Friday, August 17, 2018

Remicade : Day 2213

6 years, 22 days since I started Remicade. It's done wonders for controlling most of my Crohn's symptoms, but not all.  I don't think it will ever be able to. I still have an ongoing issue with fistula and abscess, but then there's the underlying problems secondary to Crohn's like chronic fatigue, kidney stones and psoriasis.
But I still go faithfully every 6 weeks to get "the juice", I guess you can call me an IV drug user, so to speak, because the alternative is not something I want to go back to.
The 24 years prior to Remicade were filled with pain, surgeries, weight loss, depression, probing, worry, loss of friends, anxiety, etc. I don't want to go back there. And because I've been there, I know what the newly diagnosed are feeling.  All I can say is, with the advancements every day for the treatment of Crohn's and Colitis, you have better chances at getting thru it.
Hopefully they will discover the cause so we can have closure.


Sunday, August 12, 2018

Missing a Family Trip......again

One thing I've learned after over 30 years of having Crohn's, plans are never "confirmed". Take this past week for instance. A few weeks ago we planned a small trip for 3 of 4 days to visit some family and take in the sites.  A "stay-cation" so to speak. We had planned to leave on Tuesday evening and had reserved our spot on the ferry and everything was on track for that to happen. I came home from work and was waiting for her while getting everything ready to load up the car.  We were about 30 minutes or so from heading out when I had the sudden feeling I needed to go to the bathroom and then like I was going to be sick. There's no weirder feeling then sitting on the toilet and needing to be sick. Right away I knew I had a blockage. So immediately I started to think, "what the hell did I eat today that would have caused this?" Then the pain started right under my rib cage and that confirmed it for me, plus the fact even though I had the urge to go to the bathroom, nothing was coming out.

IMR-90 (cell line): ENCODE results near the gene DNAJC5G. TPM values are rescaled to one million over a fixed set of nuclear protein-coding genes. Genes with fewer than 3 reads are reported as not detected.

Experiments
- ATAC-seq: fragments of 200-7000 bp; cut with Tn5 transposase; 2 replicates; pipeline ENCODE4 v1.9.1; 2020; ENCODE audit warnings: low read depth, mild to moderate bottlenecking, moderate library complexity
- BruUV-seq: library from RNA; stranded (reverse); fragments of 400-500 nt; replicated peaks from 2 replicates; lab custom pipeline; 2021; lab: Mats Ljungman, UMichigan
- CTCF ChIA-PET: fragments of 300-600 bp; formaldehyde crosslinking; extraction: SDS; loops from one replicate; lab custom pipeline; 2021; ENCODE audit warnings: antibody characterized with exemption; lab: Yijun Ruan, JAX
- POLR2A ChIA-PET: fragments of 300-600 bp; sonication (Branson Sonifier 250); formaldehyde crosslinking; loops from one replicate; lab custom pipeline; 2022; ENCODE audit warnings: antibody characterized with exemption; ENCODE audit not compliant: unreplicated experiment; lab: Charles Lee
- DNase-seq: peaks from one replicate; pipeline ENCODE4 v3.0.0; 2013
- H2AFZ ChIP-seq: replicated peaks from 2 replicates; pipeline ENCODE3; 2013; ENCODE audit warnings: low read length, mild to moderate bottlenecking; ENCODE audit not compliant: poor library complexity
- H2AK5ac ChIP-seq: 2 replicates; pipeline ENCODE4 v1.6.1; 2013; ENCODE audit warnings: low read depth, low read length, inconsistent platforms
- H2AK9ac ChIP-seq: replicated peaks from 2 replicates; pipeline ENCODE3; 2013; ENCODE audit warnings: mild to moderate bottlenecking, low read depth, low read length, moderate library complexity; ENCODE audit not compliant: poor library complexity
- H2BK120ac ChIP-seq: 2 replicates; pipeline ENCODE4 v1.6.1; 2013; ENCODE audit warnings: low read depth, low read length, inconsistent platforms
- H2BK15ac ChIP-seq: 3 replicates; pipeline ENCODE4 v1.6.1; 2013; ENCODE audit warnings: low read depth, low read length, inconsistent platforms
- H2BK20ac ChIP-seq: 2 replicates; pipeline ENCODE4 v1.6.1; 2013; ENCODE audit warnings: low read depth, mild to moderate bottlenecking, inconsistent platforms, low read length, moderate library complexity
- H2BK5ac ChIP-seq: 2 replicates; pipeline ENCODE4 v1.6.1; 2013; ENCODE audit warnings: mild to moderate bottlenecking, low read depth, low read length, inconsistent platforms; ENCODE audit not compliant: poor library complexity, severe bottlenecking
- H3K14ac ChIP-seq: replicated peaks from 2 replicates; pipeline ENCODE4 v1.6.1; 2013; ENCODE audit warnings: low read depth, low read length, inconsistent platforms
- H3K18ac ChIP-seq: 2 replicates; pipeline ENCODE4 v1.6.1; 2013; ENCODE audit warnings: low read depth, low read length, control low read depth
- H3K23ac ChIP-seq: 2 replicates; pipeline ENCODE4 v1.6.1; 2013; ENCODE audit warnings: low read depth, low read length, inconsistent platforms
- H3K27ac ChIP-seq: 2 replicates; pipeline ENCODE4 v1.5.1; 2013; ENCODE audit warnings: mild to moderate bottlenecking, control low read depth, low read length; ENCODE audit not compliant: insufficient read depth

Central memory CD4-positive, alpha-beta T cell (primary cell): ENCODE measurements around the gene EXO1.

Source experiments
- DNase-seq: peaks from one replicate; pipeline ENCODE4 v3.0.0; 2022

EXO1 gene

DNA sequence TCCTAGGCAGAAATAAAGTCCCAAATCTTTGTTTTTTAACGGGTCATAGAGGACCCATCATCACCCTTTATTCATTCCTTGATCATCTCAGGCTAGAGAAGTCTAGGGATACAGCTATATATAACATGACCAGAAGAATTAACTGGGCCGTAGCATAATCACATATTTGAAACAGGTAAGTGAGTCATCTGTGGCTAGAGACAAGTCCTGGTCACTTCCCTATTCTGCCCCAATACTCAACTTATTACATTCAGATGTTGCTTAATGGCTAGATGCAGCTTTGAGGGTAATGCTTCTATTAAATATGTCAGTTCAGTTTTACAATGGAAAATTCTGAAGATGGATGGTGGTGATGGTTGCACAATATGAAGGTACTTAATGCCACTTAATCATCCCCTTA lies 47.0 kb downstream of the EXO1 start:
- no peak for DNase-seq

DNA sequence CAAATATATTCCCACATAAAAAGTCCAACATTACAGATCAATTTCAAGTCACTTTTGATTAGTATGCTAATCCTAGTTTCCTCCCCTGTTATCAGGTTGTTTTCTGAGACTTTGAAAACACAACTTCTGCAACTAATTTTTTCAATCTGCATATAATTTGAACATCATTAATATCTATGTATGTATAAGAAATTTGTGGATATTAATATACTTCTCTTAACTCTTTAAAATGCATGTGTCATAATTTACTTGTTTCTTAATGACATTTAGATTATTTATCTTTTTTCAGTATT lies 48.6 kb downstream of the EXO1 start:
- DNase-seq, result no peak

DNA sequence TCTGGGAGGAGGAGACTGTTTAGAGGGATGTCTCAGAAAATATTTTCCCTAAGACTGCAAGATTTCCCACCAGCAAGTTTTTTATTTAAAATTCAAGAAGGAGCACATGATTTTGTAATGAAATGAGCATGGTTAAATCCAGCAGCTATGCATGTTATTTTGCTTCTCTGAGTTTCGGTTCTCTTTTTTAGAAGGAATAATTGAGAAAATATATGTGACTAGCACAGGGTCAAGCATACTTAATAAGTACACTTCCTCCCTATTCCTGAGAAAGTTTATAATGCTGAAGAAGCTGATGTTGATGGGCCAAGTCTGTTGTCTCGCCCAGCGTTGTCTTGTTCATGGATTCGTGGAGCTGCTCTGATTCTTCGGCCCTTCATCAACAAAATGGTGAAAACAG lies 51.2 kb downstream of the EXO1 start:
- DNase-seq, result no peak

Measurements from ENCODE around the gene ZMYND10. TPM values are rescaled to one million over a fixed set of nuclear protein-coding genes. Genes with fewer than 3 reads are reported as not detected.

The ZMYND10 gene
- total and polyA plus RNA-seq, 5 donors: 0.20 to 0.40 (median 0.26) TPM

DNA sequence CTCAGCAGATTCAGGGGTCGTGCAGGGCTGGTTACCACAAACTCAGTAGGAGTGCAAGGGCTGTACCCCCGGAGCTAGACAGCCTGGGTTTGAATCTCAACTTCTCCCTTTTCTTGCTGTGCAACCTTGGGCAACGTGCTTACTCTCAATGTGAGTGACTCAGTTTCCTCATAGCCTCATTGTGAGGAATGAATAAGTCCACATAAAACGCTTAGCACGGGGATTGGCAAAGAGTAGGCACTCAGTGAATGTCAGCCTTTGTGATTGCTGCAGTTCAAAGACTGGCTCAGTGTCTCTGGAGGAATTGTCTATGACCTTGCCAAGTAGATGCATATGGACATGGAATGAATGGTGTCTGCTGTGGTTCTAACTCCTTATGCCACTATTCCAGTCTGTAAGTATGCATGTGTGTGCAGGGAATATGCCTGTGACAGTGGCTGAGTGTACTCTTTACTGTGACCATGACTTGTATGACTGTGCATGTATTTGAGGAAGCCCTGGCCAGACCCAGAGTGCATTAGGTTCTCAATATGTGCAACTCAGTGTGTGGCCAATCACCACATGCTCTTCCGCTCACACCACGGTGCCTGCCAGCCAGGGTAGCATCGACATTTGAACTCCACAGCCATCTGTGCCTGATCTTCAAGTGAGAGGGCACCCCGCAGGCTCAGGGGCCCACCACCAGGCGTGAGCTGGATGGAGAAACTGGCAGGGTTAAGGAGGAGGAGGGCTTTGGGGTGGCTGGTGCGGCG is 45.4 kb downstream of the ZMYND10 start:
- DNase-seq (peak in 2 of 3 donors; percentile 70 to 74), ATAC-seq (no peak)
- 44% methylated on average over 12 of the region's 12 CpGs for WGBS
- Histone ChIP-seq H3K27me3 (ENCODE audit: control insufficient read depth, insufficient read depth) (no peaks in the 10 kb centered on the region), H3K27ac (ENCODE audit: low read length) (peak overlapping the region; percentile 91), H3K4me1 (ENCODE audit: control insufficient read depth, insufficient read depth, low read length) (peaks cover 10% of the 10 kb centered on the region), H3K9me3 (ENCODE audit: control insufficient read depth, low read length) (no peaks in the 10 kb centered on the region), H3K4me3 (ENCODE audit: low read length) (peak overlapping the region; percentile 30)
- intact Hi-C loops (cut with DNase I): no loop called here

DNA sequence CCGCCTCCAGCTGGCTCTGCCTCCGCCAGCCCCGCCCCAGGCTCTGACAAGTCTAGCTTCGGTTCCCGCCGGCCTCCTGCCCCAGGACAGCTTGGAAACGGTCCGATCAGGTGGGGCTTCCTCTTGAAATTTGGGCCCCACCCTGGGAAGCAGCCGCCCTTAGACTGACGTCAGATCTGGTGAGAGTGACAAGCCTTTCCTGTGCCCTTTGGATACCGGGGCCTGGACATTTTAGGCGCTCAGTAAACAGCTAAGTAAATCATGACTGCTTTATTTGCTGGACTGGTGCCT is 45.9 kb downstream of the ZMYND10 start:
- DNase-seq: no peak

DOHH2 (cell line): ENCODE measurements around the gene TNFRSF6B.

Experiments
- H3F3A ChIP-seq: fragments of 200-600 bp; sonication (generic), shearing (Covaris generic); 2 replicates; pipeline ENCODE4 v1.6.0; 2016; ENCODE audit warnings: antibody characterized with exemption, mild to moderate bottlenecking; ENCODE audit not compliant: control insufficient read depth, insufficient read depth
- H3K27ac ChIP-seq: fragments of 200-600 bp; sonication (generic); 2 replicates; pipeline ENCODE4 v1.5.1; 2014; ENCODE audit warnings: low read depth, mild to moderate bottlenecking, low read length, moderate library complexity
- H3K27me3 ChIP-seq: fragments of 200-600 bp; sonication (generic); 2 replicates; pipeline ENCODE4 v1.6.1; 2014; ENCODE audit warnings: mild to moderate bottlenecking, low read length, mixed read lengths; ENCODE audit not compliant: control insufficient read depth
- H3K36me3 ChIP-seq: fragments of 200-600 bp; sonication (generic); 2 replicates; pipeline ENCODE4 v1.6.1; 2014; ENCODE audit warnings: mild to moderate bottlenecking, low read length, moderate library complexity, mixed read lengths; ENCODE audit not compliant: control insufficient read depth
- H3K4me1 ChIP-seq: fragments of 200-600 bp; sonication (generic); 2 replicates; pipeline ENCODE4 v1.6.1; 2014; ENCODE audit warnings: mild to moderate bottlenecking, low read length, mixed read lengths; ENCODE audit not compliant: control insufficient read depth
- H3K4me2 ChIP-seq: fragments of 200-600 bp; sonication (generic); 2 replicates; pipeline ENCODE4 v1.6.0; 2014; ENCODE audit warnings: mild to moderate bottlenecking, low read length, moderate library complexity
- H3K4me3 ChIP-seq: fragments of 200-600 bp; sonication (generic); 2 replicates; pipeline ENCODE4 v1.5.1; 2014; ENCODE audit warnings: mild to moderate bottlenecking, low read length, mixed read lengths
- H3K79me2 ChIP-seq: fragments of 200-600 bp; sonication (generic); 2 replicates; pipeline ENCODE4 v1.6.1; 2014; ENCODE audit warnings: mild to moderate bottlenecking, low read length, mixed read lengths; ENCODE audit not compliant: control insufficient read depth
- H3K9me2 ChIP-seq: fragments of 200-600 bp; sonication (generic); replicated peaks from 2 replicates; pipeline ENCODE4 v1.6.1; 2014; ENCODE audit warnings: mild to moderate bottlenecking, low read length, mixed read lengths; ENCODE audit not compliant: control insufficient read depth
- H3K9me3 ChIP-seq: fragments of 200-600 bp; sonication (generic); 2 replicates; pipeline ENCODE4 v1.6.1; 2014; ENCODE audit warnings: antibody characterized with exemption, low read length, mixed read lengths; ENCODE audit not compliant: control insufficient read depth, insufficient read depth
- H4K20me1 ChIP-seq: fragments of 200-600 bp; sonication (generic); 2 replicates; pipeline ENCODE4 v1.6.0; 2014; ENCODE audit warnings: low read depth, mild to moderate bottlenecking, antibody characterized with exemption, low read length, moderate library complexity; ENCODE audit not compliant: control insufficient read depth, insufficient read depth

Now came the dilemma. Do I still go on the trip and run the risk of more happening? Talked with my wife and we decided that I would stay behind and meet up with them the next day or two because I really wanted to go, but at the same time don't want to take any chances.
By the next day though, I had been sick, in pain, stopped eating, couldn't go to the bathroom, didn't sleep and now my peri anal abscess got bigger. Needless to say, I didn't go the next day either....or the next.....or the next. I got alot of rest though, but its not the same as spending time with the family.
It didn't start getting better completely until Friday and by then it was too late as they were coming back Saturday.  I hate missing out on family outings. What I hate the MOST is the unpredictability of Crohn's.